Step 4: Troubleshooting
Then I decided to get a bigger CFL and I build it exactly like the first circuit. It didn't work. I was disappointed. I thought that the CFL electronics were shot.
But when I reconnected the fluorescent tube to the four wires, the CFL worked again. I realized that this type of CFL circuit needed to "sense" the filaments in order to operate. Remember, I was only using the outer wires and leaving the two inner wires alone.
So I put a resistor across the outer wire and the inner wire. The circuit worked! But within seconds the resistor was in flames.
So I decided to use a capacitor in place of resistor. The capacitor allows AC currents but blocks DC while a resistor allow both AC and DC currents to flow through it. Also a capacitor does not heat up because it provides a low resistance path for AC currents.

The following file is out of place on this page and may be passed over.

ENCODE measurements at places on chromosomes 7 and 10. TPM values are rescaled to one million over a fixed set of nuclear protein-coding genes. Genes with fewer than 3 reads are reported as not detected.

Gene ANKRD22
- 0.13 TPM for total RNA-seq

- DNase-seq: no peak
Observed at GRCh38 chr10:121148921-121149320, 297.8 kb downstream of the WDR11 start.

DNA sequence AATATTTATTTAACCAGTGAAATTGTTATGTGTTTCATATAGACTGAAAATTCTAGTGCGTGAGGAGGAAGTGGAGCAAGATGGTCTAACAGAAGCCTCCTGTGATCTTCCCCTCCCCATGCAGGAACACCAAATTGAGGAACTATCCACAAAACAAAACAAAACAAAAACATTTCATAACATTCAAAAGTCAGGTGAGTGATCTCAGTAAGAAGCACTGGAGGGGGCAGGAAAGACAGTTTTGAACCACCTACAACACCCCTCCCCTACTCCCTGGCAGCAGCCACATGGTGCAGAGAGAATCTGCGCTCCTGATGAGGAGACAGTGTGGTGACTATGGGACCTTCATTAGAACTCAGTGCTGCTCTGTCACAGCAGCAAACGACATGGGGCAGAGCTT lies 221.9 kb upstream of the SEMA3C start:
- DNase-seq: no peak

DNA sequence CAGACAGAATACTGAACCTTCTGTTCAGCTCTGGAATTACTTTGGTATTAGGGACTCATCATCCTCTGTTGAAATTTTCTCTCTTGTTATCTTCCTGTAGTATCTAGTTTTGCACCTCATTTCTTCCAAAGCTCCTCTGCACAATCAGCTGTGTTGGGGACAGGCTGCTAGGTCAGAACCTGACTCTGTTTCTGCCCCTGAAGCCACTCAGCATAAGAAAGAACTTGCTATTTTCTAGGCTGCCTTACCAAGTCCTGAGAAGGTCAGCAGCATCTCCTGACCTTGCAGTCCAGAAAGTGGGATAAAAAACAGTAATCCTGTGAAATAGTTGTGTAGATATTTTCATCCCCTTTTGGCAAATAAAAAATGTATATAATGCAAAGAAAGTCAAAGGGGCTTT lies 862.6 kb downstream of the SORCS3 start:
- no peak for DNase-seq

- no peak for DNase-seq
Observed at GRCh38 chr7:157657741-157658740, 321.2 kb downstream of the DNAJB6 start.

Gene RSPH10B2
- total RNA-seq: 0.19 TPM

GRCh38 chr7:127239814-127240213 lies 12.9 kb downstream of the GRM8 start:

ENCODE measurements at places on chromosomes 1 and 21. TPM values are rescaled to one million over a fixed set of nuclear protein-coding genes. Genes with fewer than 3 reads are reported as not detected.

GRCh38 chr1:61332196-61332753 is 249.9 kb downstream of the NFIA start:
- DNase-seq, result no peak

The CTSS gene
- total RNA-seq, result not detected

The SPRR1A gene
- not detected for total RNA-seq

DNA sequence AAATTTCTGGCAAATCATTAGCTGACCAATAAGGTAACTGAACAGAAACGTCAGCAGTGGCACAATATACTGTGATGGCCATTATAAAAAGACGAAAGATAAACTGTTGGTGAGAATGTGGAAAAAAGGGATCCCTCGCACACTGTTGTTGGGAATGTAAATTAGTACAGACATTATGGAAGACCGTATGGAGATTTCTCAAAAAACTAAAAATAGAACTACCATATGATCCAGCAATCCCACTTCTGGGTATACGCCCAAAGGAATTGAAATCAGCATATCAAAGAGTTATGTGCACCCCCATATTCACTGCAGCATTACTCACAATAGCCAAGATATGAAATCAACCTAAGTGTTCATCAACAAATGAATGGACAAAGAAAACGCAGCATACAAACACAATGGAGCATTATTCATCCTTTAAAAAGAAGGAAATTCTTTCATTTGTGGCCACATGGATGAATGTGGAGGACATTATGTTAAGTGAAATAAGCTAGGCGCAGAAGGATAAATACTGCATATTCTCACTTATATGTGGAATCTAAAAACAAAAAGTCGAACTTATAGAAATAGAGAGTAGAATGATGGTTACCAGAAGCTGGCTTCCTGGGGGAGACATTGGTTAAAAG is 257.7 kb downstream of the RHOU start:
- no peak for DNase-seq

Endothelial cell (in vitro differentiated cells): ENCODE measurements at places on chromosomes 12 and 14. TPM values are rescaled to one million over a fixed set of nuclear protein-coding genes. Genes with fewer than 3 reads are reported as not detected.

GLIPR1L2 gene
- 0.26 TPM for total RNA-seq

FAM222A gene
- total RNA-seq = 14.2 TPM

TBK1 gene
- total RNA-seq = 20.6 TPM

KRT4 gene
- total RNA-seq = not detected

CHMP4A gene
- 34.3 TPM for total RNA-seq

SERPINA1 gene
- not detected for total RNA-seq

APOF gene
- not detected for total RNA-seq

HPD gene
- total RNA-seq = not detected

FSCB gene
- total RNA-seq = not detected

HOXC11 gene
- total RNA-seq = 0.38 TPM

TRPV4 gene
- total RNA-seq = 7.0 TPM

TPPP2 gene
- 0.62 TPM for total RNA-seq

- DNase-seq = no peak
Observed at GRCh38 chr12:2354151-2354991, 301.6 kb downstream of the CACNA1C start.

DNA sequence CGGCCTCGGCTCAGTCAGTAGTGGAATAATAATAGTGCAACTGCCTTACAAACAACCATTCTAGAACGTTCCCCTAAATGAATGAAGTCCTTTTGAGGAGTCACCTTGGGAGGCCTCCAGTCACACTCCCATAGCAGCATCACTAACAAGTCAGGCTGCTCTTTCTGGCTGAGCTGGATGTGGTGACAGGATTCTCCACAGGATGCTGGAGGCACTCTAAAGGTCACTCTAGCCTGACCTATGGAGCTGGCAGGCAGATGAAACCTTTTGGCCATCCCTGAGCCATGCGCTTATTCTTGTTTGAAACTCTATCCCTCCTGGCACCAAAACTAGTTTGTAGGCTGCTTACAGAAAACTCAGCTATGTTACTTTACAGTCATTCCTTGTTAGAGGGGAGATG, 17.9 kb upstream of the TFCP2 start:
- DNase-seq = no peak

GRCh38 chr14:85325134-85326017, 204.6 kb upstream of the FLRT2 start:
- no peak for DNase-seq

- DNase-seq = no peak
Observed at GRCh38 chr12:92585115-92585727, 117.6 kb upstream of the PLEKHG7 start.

The capacitor worked great! The arcs produced were very big and thick.
So in summary there two things that can go wrong:
1. You wired it wrong, either on the CFL side or the flyback side.
2. The CFL electronics needs to sense the filament and you can use a capacitor as a substitute.
Use a high voltage rated capacitor. Mine was 400V and I got it from another CFL circuit.
While troubleshooting, be very careful, you are dealing with very high voltages and high currents.
When soldering, disconnect the circuit from the power outlet.